That Andrew Scheer Free Speech Promise
You may recall that a few weeks ago I profiled the higher education/science/youth proposals of the various Conservative Party leadership hopefuls. You may also recall that the candidate who eventually won the context, Andrew Scheer, had one proposal that distinguished him from the rest of the pack, to wit:
In addition, Scheer pledges that “public universities or colleges that do not foster a culture of free speech and inquiry on campus” will “not have support from the federal government”. He then lists the tri-councils and CRCs as specific funding mechanisms for which institutions would not be eligible: it is unclear if the ban would include CFI and – more importantly – CSLP. Note that the ban would only cover public institutions; private (i.e. religious) institutions would be able to limit free inquiry – as indeed faith-based institutions do for obvious reasons – and still be eligible for council funding.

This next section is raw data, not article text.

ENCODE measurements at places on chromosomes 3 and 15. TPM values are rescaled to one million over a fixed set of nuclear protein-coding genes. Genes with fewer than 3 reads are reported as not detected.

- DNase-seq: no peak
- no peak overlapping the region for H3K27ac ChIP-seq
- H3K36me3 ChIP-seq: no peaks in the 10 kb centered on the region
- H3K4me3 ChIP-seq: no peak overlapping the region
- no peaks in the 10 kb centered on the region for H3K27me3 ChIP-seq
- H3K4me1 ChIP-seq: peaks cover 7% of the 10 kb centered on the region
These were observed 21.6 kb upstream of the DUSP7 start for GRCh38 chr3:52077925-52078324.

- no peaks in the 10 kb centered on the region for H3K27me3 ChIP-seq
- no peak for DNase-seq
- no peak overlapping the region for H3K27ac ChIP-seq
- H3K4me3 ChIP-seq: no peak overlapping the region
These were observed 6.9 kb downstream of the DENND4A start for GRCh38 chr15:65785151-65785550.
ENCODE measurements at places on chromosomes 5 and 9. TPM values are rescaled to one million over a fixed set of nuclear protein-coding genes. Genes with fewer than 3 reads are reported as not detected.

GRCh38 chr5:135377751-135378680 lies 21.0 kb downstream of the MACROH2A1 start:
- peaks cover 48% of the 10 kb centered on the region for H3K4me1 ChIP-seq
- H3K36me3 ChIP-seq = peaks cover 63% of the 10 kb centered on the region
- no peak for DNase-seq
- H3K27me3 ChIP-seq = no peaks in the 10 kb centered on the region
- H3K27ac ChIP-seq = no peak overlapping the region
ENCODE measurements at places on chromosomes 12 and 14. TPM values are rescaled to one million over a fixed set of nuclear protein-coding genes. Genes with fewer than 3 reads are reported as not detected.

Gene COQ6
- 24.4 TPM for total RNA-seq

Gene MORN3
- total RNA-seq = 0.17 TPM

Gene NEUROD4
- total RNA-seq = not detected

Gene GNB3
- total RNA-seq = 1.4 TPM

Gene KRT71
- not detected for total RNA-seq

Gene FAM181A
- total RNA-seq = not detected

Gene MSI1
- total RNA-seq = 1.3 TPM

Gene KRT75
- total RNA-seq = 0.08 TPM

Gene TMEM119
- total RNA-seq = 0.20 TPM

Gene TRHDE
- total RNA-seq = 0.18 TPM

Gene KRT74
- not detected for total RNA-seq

Scheer elaborated on this just once in the media, so far as I can tell, telling the National Post on April 19th of troubling trends on campus “a pro-life group having its event cancelled at Wilfrid Laurier University; a student newspaper at McGill refusing to print pro-Israel articles; and protest surrounding University of Toronto professor Jordan Peterson for his views on gender pronouns.”
A lot of people are scratching their heads about this. What the heck is that all about? they wondered. Does he actually mean it? And how would that work, exactly, anyway?
Let’s take those questions separately.
What the heck is this about? It is hard to see any pressing cases of people who were simply not allowed to speak led to this statement. The stuff at Wilfrid Laurier was perhaps childish but no one was prevented from speaking. The McGill Daily is perhaps wrong in its editorial policy, but freedom of the press also means the freedom not to publish things. And students at U of T are presumably as free to criticize Jordan Peterson as Peterson himself is free to be an obnoxious jerk.